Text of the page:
There is plenty to celebrate at AFL Queensland (AFLQ) this International Women’s Day with more women and girls than ever involved in Australian football.
Madi Crowley-Long, who stepped up to become Women and Girls Community Football Lead last year and Jenna O’Hea, who has recently come board as Women and Girls Coordinator, are playing key roles in the growth of female football and working hard to achieve gender equity in the game across the state.
Madi Crowley-Long is a mainstay of women’s football in Queensland after playing in the state’s first South East Queensland Youth Girls Representative Team in 2007. She has transitioned successfully from playing to administration, having worked in AFLQ’s football operations team in Townsville and as a Development Coordinator in Moreton Bay before joining the Women and Girls Team in Queensland.
“I came through the female pathway as a player that was being built by Julia Price, Bree Brock and Kath Newman, so I’m really passionate about female footy and it’s really cool to have the opportunity to give back to women’s footy in Queensland,” Crowley-Long said.
“I’m very excited to be a part of the game and see it grow from when I started out playing.”
Retired professional basketballer Jenna O’Hea recently joined AFLQ following an incredibly successful career in the WNBL and WNBA. She represented Australia in more than 80 matches across 12 years and captained the Opals squad through the 2018 World Cup and 2020 Olympics.
“Being a professional female athlete can be really difficult so I’m super passionate about women in sport and creating more gender equity and better conditions, particularly in male dominated industries, so I’m really excited to be in this space,” O’Hea said.
“It is important girls know it’s not just a boy’s game anymore and they know there are other females around, so they feel safe and included in football.”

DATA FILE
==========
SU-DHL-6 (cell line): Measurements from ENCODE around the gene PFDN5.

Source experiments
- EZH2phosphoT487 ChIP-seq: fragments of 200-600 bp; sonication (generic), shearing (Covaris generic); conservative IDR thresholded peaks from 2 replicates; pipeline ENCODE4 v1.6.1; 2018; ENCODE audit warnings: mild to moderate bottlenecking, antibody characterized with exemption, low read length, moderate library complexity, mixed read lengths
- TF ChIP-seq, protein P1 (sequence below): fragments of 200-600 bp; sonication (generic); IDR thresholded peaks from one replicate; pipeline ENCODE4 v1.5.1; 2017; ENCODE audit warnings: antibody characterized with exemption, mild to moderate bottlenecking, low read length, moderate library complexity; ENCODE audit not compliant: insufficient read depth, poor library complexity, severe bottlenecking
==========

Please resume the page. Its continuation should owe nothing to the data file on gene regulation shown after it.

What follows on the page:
The pair is already progressing female footy in Queensland, delivering the AFL’s Women and Girls Action Plan as part of the overall Women’s Football vision for 2021-2030.
Phase One of the Action Plan was approved at Commission in May last year with more than $5 million in new investment committed to drive participation and representation for women and girls across all aspects of football, from playing to coaching, umpiring, and administering.
So far this year 25 per cent of community NAB AFL Auskick participants who have registered in Queensland are girls making it AFLQ’s highest number of female participants yet. For the first time this year there are also more than 30 girls only Auskick groups which is a huge step forward in attracting more girls to the game from a young age.
“The Action Plan is really focused on growing female participation numbers from the ground up with an emphasis on more girls playing NAB AFL Auskick, particularly with the introduction of the under nines competition, so we’re really excited to have more initiatives in place around that,” Crowley-Long said.
With the introduction of the girls only U9s competition last season, there is now a clear pathway for women and girls to play Aussie Rules in Queensland from juniors right through to seniors and even AFLW.
The number of female umpires has increased by 9.6 percent this year, with women and girls making up 17 percent of the total number of umpires in Queensland.
Approximately 100 female coaches have already registered for the 2023 season, with many initiatives and resources in place to support them including the BHP She Can Coach Women in Coaching Forum which gives community coaches the opportunity to work with AFL coaches in a match day simulation to develop their skills and grow their networks.
“We’ve come a long way since I started out in female footy and I’m really looking forward to seeing what we can achieve over the coming years as we continue to support our players, coaches, umpires and officials at all levels of the game to make it the number one choice for girls and women across the state,” Crowley-Long said.
By 2030, the AFL aims to have complete female pathways in all regions across Australia, 40 per cent female coaches, 40 percent female umpires and better gender balance in community club leadership positions.
Crowley-Long said the Women and Girls Action Plan was about creating sustainable and achievable steps towards the 2023 vision.
“It’s significant and I think the difference between equity and equality plays into it because we’re not starting from a level playing field and we don’t have the backing of 150 years of being the dominant gender in the sport so to have an action plan that’s purely focused on growing women in the sport I think it does create that equity we’re really chasing. It’s about trying to get us back on a level playing field where we should be, and I think that helps improve the game overall,” she said.